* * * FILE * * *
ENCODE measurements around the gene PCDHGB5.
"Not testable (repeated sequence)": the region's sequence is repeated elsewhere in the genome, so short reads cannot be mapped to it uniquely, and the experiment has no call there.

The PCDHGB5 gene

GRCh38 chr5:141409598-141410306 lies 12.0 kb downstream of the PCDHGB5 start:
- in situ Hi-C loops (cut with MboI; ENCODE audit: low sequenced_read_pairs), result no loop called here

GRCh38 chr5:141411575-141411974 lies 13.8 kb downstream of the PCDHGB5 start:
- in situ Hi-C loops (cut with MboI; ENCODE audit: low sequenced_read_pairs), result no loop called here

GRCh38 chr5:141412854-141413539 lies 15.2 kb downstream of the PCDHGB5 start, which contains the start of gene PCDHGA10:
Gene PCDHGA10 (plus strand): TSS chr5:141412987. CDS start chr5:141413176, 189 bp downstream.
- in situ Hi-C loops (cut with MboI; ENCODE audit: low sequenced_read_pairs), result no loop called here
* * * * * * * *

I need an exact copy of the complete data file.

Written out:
ENCODE measurements around the gene PCDHGB5.
"Not testable (repeated sequence)": the region's sequence is repeated elsewhere in the genome, so short reads cannot be mapped to it uniquely, and the experiment has no call there.

The PCDHGB5 gene

GRCh38 chr5:141409598-141410306 lies 12.0 kb downstream of the PCDHGB5 start:
- in situ Hi-C loops (cut with MboI; ENCODE audit: low sequenced_read_pairs), result no loop called here

GRCh38 chr5:141411575-141411974 lies 13.8 kb downstream of the PCDHGB5 start:
- in situ Hi-C loops (cut with MboI; ENCODE audit: low sequenced_read_pairs), result no loop called here

GRCh38 chr5:141412854-141413539 lies 15.2 kb downstream of the PCDHGB5 start, which contains the start of gene PCDHGA10:
Gene PCDHGA10 (plus strand): TSS chr5:141412987. CDS start chr5:141413176, 189 bp downstream.
- in situ Hi-C loops (cut with MboI; ENCODE audit: low sequenced_read_pairs), result no loop called here